[0054] Therefore, the apparatus of transcoding image data enables the system to store a large number of MPEG-2 bit streams transmitted to a digital VCR or a digital TV setup box. In addition, the present invention is able to convert the HD or SD level video signal having a high bit rate into the bit streams having a lower data bit rate. Furthermore, the transcoding apparatus of the present invention can be implemented inside of the TV set or in a sep-up box type device. Particularly, the present invention is crucially essential when used in a digital TV set or digital VCR having a build-in storage device. It also can be used for various video data servers or personal video recorders.

[0055] In conclusion, the present invention converts the high transmission bit rate of a MPEG video sequence into a lower bit rate by using the global motion compensation. Therefore, the image quality can be maintained, while the receiver efficiently stores the received data. In addition, the data processing rate can be greatly improved, and the drift error of the existing video transcoding device can be reduced by using the previously decoded motion vectors. The local motion compensation is performed by estimating a new local motion vector or by using the previous motion information. First method increases the video encoding rate and the data processing efficiency by performing the compensation after estimating the initial motion vector. On the other hand, the other method is able to perform a fast data transcoding process because it does not require any new motion estimation.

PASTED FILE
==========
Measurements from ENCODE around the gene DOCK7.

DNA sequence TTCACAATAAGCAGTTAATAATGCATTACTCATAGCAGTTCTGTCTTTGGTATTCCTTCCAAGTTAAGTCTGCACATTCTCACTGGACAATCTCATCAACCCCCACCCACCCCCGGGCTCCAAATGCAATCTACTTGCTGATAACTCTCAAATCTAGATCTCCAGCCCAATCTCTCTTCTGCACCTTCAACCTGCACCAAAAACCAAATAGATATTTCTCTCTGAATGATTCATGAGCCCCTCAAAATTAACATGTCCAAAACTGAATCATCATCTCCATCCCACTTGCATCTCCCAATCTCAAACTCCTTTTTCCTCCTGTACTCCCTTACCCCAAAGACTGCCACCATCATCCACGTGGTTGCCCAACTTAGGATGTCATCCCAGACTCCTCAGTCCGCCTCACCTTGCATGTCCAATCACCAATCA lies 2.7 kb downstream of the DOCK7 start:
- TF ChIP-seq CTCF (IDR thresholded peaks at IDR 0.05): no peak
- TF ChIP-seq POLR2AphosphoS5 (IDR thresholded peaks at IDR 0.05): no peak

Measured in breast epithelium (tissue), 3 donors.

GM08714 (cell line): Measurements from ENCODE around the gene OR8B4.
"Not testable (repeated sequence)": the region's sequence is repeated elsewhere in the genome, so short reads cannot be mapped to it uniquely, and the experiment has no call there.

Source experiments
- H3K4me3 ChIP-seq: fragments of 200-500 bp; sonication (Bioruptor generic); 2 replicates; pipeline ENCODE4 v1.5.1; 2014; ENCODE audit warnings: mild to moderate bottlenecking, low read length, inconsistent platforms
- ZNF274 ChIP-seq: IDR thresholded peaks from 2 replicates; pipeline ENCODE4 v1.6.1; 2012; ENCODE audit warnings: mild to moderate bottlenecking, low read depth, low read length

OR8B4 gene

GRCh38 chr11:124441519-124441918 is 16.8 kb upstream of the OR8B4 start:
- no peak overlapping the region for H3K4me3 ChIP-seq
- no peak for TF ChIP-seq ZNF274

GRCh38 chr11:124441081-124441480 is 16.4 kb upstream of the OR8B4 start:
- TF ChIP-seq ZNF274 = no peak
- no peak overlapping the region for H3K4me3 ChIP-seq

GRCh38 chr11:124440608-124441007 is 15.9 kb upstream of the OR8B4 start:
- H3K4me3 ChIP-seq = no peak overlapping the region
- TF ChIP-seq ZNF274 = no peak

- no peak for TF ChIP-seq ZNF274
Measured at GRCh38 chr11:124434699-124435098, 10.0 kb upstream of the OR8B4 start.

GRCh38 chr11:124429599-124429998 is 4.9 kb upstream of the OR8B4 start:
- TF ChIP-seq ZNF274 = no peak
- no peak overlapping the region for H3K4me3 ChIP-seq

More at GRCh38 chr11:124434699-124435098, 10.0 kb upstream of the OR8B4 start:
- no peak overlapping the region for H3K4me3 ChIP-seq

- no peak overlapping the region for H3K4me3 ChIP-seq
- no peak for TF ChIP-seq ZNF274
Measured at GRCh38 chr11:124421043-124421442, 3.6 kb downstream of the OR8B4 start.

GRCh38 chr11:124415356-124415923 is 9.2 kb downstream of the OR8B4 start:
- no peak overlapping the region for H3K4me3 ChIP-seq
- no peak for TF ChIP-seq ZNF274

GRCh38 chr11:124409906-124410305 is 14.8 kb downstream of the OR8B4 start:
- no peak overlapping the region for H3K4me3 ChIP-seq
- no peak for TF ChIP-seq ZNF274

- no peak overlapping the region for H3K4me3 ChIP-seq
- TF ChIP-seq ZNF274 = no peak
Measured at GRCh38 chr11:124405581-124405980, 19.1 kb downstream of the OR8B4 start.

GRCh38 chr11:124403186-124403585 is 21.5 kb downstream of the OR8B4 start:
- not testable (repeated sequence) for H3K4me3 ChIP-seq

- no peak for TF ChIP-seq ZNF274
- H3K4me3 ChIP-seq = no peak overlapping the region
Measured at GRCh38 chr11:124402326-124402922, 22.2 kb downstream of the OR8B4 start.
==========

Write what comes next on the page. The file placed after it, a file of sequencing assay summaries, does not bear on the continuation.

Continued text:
[0056] It will be apparent to those skilled in the art than various modifications and variations can be made in the present invention. Thus, it is intended that the present invention covers the modifications and variations of this invention provided they come within the scope of the appended claims and their equivalents.

Referenced by
Citing PatentFiling datePublication dateApplicantTitle
US7170932 *Jan 14, 2002Jan 30, 2007Mitsubishi Electric Research Laboratories, Inc.Video transcoder with spatial resolution reduction and drift compensation
US8548058 *Aug 5, 2008Oct 1, 2013Panasonic CorporationImage coding apparatus and method for re-recording decoded video data
US20090041124 *Aug 5, 2008Feb 12, 2009Hideyuki OhgoseImage coding apparatus and method
Classifications
U.S. Classification375/240.27, 375/E07.164, 375/E07.106, 375/240.17, 375/E07.215, 375/E07.134, 375/E07.162, 375/E07.159, 375/E07.105, 375/E07.181, 375/240, 375/E07.119, 375/E07.176
International ClassificationH04N7/26, H04N7/50, H04N7/24
Cooperative ClassificationH04N19/0006, H04N19/00278, H04N19/00157, H04N19/00193, H04N19/00151, H04N19/00266, H04N19/00593, H04N19/0066, H04N19/00587, H04N19/00472
European ClassificationH04N7/26M4I, H04N7/26M2, H04N7/50E5, H04N7/26M2G, H04N7/26A8P, H04N7/26A8B, H04N7/26A6C2, H04N7/26A6C4C, H04N7/26A6E6, H04N7/26A4E, H04N7/26T